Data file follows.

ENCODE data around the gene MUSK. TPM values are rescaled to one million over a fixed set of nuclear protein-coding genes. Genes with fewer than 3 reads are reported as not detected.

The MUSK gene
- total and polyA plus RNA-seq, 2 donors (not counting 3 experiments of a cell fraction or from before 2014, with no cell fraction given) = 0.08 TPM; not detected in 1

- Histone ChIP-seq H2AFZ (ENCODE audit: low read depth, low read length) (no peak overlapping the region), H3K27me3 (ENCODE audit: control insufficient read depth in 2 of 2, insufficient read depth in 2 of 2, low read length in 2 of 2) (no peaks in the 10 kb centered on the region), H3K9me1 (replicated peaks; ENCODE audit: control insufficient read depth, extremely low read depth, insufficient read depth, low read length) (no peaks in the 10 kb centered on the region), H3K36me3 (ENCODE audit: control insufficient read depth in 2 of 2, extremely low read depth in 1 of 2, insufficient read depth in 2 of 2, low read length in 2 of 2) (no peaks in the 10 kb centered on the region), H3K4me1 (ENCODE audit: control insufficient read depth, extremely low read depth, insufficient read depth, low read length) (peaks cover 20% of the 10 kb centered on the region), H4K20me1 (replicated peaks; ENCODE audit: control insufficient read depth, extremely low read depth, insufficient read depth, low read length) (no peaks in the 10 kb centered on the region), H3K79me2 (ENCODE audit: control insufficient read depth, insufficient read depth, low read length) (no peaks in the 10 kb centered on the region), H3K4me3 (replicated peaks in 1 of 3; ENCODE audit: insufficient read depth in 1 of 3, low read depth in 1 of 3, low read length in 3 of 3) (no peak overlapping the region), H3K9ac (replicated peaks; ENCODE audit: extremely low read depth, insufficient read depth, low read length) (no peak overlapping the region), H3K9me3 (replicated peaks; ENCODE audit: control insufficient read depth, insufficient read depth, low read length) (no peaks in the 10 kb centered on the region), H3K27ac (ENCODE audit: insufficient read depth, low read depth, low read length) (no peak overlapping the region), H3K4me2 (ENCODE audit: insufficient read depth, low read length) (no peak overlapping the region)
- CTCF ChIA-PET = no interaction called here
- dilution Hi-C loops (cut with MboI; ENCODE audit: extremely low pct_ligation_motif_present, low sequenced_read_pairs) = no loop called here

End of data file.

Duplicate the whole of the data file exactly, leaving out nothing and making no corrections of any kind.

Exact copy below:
ENCODE data around the gene MUSK. TPM values are rescaled to one million over a fixed set of nuclear protein-coding genes. Genes with fewer than 3 reads are reported as not detected.

The MUSK gene
- total and polyA plus RNA-seq, 2 donors (not counting 3 experiments of a cell fraction or from before 2014, with no cell fraction given) = 0.08 TPM; not detected in 1

- Histone ChIP-seq H2AFZ (ENCODE audit: low read depth, low read length) (no peak overlapping the region), H3K27me3 (ENCODE audit: control insufficient read depth in 2 of 2, insufficient read depth in 2 of 2, low read length in 2 of 2) (no peaks in the 10 kb centered on the region), H3K9me1 (replicated peaks; ENCODE audit: control insufficient read depth, extremely low read depth, insufficient read depth, low read length) (no peaks in the 10 kb centered on the region), H3K36me3 (ENCODE audit: control insufficient read depth in 2 of 2, extremely low read depth in 1 of 2, insufficient read depth in 2 of 2, low read length in 2 of 2) (no peaks in the 10 kb centered on the region), H3K4me1 (ENCODE audit: control insufficient read depth, extremely low read depth, insufficient read depth, low read length) (peaks cover 20% of the 10 kb centered on the region), H4K20me1 (replicated peaks; ENCODE audit: control insufficient read depth, extremely low read depth, insufficient read depth, low read length) (no peaks in the 10 kb centered on the region), H3K79me2 (ENCODE audit: control insufficient read depth, insufficient read depth, low read length) (no peaks in the 10 kb centered on the region), H3K4me3 (replicated peaks in 1 of 3; ENCODE audit: insufficient read depth in 1 of 3, low read depth in 1 of 3, low read length in 3 of 3) (no peak overlapping the region), H3K9ac (replicated peaks; ENCODE audit: extremely low read depth, insufficient read depth, low read length) (no peak overlapping the region), H3K9me3 (replicated peaks; ENCODE audit: control insufficient read depth, insufficient read depth, low read length) (no peaks in the 10 kb centered on the region), H3K27ac (ENCODE audit: insufficient read depth, low read depth, low read length) (no peak overlapping the region), H3K4me2 (ENCODE audit: insufficient read depth, low read length) (no peak overlapping the region)
- CTCF ChIA-PET = no interaction called here
- dilution Hi-C loops (cut with MboI; ENCODE audit: extremely low pct_ligation_motif_present, low sequenced_read_pairs) = no loop called here